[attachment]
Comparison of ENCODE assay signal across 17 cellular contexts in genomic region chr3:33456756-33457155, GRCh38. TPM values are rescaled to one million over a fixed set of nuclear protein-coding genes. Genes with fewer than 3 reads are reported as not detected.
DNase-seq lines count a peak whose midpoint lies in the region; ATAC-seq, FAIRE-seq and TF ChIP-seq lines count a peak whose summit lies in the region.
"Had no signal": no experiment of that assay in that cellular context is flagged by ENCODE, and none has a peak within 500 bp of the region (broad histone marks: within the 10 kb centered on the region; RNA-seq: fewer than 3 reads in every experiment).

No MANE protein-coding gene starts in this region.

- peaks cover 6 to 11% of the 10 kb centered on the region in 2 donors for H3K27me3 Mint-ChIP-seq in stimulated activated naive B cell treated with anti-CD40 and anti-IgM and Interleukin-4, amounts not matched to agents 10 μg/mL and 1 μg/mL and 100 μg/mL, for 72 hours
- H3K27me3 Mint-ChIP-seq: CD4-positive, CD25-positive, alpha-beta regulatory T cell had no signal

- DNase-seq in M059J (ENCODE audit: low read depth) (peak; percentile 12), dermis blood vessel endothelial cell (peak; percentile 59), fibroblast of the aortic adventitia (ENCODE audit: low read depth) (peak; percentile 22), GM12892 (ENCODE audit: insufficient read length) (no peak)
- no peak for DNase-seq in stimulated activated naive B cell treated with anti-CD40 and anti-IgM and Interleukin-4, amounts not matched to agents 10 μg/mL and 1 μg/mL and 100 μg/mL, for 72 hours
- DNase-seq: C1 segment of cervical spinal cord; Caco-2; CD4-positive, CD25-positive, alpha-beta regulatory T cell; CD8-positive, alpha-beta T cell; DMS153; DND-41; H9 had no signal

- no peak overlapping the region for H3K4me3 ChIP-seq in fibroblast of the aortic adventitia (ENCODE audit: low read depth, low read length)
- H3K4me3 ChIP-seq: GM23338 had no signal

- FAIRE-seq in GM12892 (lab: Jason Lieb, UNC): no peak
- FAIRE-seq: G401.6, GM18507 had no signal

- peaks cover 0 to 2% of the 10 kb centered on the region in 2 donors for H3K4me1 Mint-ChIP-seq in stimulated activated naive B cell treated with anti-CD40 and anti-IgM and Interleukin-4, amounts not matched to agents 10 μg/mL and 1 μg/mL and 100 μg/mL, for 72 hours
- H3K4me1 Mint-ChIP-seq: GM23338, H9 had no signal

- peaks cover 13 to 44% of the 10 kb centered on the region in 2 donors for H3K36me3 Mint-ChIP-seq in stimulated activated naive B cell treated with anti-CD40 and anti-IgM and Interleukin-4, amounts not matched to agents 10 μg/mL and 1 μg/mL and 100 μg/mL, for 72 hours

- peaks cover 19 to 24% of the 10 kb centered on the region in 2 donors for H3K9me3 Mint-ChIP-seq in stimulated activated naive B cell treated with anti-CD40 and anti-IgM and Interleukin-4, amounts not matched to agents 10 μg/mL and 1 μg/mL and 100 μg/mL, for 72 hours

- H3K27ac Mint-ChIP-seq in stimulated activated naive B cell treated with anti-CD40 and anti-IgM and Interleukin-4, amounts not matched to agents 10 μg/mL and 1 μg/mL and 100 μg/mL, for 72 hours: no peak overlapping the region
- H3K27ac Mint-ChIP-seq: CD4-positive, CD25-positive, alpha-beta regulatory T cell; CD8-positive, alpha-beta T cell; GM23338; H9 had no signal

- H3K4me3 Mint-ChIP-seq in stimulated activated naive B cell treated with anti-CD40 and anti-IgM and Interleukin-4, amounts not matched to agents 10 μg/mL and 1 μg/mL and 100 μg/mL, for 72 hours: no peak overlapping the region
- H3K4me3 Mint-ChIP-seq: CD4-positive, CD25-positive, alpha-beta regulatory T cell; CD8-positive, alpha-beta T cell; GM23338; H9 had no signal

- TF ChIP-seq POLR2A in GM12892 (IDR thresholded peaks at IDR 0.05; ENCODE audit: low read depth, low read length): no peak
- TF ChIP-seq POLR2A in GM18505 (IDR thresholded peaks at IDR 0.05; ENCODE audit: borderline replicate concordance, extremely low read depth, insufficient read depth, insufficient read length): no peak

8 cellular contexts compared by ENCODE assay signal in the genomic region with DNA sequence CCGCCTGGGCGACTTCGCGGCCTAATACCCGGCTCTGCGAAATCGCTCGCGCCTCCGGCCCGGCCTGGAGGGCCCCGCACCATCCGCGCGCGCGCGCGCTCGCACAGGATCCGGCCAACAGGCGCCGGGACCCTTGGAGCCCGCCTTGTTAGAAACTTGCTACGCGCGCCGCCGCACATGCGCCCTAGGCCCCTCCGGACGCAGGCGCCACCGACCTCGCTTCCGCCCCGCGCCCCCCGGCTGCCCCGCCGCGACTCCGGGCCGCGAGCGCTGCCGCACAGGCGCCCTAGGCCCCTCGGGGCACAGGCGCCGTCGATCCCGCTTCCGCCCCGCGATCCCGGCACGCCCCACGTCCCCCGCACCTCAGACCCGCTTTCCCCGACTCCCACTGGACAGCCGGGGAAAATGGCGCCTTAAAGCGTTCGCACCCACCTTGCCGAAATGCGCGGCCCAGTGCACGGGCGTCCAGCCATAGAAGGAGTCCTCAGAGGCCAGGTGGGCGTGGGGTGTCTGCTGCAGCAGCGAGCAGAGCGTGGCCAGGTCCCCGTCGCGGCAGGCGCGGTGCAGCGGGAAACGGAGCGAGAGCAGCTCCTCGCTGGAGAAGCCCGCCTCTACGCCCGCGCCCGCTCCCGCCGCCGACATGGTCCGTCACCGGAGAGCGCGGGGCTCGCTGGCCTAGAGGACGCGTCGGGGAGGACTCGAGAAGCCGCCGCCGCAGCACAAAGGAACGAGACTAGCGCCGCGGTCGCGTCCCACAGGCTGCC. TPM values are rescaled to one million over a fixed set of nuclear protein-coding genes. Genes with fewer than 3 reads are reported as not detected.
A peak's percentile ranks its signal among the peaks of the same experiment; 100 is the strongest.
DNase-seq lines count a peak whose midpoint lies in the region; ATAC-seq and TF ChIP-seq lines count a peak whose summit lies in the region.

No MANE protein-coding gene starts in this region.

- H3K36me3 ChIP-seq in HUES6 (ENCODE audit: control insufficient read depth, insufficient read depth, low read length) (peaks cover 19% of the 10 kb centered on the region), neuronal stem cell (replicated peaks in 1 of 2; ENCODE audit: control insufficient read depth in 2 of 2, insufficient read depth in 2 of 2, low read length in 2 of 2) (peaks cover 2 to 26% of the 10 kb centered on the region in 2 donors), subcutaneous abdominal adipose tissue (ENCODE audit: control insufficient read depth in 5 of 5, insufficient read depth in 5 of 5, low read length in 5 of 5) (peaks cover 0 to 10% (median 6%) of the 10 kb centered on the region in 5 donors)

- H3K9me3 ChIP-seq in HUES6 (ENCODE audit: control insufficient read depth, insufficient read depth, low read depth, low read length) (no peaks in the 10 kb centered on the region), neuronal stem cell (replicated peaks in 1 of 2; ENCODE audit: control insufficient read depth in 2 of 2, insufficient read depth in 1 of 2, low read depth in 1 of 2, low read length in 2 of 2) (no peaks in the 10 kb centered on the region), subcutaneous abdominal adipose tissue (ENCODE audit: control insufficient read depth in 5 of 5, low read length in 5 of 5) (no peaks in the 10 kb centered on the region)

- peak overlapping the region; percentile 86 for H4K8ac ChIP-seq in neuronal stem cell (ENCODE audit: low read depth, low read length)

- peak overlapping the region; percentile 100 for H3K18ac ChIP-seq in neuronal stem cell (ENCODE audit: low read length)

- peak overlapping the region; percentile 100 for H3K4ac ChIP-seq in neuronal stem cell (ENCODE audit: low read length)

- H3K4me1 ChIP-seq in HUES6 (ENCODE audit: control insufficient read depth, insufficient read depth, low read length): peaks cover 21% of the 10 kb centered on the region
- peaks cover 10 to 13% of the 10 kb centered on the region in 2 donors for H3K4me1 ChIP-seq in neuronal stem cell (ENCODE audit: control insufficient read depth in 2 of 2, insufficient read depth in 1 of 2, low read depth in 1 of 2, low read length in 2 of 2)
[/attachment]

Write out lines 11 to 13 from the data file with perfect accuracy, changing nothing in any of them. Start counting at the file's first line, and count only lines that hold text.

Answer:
- H3K4me3 ChIP-seq: GM23338 had no signal

- FAIRE-seq in GM12892 (lab: Jason Lieb, UNC): no peak
- FAIRE-seq: G401.6, GM18507 had no signal